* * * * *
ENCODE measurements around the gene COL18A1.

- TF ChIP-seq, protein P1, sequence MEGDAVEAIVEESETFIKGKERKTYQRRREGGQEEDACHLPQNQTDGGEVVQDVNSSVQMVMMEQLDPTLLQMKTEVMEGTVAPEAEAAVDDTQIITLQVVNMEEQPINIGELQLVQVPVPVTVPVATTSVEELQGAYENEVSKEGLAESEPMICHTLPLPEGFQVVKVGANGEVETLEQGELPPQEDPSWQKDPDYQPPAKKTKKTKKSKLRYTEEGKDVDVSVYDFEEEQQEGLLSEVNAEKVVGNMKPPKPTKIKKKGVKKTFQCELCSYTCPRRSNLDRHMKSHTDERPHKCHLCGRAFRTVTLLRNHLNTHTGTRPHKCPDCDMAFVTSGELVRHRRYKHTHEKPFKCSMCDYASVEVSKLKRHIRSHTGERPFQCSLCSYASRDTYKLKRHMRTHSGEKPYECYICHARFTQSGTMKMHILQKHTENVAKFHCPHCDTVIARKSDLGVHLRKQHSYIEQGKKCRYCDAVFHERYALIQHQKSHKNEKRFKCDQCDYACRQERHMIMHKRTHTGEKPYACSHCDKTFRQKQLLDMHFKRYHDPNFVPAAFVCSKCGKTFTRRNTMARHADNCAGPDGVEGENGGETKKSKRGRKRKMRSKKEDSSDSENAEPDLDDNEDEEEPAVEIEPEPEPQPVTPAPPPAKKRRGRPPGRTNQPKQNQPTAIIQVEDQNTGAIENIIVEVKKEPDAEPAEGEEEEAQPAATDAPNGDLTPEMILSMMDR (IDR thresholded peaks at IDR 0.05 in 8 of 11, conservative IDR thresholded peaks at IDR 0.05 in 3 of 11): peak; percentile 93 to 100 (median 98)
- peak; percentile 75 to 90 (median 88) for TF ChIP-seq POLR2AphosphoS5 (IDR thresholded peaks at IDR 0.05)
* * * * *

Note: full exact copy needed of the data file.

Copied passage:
ENCODE measurements around the gene COL18A1.

- TF ChIP-seq, protein P1, sequence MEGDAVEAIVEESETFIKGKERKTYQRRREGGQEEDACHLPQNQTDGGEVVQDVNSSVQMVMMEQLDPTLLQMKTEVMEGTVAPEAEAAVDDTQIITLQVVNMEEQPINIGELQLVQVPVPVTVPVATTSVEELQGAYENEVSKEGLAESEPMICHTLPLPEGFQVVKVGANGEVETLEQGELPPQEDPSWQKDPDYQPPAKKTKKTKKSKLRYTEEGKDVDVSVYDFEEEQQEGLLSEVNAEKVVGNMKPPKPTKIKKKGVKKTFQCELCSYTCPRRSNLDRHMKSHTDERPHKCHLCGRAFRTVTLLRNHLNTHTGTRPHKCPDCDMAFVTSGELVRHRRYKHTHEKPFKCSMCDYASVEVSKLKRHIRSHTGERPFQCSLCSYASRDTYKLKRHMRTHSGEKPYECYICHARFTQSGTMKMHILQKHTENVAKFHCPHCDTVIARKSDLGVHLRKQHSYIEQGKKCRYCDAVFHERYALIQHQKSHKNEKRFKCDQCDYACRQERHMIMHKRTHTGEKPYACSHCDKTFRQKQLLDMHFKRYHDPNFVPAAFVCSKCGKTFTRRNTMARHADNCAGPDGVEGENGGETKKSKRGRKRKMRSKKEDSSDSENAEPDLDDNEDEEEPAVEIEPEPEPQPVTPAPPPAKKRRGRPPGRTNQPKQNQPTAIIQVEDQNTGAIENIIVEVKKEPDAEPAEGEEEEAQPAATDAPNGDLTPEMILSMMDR (IDR thresholded peaks at IDR 0.05 in 8 of 11, conservative IDR thresholded peaks at IDR 0.05 in 3 of 11): peak; percentile 93 to 100 (median 98)
- peak; percentile 75 to 90 (median 88) for TF ChIP-seq POLR2AphosphoS5 (IDR thresholded peaks at IDR 0.05)